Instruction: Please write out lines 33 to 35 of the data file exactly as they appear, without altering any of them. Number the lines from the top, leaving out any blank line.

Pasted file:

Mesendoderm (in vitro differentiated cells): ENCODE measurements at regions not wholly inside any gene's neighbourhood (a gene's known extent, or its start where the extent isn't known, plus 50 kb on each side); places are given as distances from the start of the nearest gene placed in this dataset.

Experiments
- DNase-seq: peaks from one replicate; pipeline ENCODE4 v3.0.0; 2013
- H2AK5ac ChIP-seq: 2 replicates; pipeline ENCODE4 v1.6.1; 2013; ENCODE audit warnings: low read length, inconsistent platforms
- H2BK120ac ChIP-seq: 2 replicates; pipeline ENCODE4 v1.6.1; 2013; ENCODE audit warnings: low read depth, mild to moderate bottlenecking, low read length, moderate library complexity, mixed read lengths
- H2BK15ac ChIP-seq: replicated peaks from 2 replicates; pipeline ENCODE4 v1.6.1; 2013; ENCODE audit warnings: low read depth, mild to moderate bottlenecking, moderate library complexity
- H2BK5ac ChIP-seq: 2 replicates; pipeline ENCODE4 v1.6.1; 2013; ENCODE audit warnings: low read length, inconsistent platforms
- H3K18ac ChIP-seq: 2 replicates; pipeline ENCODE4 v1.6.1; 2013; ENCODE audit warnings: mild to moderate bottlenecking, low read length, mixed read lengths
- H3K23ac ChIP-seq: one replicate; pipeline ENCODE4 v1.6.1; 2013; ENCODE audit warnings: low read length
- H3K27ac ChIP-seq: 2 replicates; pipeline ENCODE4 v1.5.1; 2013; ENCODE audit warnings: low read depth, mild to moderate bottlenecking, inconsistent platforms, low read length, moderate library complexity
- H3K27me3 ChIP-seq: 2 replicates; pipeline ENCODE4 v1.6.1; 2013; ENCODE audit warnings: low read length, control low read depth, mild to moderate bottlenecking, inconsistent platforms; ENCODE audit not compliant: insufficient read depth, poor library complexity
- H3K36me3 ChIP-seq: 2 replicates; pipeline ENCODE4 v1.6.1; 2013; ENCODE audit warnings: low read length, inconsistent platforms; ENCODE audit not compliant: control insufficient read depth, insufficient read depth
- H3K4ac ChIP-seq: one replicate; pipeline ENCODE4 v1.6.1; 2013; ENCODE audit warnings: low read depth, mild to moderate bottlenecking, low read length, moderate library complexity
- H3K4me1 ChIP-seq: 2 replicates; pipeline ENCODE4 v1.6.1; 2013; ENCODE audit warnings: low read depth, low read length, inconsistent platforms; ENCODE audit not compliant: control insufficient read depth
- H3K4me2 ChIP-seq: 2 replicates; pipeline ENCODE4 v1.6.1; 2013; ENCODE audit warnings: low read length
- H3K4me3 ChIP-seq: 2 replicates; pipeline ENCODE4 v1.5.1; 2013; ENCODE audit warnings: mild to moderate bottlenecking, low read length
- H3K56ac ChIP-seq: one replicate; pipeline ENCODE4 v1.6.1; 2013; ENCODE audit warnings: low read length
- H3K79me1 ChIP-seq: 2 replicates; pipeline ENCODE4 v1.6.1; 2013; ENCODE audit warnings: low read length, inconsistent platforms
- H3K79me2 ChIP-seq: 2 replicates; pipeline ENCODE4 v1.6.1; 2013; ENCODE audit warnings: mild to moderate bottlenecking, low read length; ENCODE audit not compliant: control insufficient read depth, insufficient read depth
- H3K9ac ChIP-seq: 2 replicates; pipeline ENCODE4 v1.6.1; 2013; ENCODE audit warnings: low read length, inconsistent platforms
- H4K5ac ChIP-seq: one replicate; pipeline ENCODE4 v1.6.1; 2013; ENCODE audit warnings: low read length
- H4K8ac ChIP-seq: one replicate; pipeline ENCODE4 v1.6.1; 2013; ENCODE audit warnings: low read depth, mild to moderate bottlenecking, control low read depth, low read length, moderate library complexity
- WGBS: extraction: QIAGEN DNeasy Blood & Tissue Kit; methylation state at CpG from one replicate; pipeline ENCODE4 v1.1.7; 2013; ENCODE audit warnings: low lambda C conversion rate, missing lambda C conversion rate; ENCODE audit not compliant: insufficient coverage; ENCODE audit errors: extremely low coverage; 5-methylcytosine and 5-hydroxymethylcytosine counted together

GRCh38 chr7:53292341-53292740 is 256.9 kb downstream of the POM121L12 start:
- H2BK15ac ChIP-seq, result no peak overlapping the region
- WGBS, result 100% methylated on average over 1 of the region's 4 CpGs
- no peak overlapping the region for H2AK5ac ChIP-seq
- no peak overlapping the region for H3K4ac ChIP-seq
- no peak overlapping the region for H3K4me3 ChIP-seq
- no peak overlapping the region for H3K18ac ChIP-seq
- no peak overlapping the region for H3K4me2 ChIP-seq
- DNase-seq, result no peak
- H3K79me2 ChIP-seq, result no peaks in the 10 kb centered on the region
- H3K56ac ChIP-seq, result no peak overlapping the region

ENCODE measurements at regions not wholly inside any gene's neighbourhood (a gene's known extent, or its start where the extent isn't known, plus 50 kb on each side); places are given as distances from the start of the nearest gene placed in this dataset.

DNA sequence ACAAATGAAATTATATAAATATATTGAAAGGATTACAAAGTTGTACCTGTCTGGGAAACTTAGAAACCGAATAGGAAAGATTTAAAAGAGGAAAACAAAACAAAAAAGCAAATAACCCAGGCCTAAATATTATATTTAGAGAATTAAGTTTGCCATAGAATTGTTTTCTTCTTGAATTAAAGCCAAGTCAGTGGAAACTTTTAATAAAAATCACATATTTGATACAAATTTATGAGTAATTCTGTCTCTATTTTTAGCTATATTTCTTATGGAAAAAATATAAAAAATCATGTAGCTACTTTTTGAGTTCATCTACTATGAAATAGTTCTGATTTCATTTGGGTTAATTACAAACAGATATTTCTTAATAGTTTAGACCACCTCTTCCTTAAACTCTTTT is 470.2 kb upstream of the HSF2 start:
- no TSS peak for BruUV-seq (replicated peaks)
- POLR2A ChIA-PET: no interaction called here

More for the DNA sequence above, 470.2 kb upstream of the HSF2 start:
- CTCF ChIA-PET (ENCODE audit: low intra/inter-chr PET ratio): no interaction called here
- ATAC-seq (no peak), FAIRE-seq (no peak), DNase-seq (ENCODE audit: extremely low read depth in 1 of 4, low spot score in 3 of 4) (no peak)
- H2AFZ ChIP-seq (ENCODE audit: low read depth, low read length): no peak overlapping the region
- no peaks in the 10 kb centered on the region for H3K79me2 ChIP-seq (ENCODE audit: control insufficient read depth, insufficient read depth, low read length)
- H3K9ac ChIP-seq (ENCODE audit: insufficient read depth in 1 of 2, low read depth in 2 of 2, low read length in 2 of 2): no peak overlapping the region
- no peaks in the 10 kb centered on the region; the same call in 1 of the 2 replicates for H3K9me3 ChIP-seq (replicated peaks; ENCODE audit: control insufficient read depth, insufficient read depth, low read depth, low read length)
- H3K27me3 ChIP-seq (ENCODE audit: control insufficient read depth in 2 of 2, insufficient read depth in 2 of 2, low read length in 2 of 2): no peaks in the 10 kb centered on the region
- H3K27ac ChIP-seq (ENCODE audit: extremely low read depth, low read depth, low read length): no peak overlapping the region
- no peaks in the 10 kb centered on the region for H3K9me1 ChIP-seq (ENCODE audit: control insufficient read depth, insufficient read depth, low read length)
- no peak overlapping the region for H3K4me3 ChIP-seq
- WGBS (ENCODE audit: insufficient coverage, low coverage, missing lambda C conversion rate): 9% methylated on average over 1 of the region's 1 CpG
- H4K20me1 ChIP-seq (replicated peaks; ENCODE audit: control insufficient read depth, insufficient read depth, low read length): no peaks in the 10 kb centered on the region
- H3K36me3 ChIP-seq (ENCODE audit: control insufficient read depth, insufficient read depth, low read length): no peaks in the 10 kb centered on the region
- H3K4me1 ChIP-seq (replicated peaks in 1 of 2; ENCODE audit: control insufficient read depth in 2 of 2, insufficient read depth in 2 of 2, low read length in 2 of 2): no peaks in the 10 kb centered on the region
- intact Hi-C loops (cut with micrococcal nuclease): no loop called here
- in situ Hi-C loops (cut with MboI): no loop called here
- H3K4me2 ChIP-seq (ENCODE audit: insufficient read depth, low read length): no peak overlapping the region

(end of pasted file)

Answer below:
- H3K79me2 ChIP-seq, result no peaks in the 10 kb centered on the region
- H3K56ac ChIP-seq, result no peak overlapping the region

ENCODE measurements at regions not wholly inside any gene's neighbourhood (a gene's known extent, or its start where the extent isn't known, plus 50 kb on each side); places are given as distances from the start of the nearest gene placed in this dataset.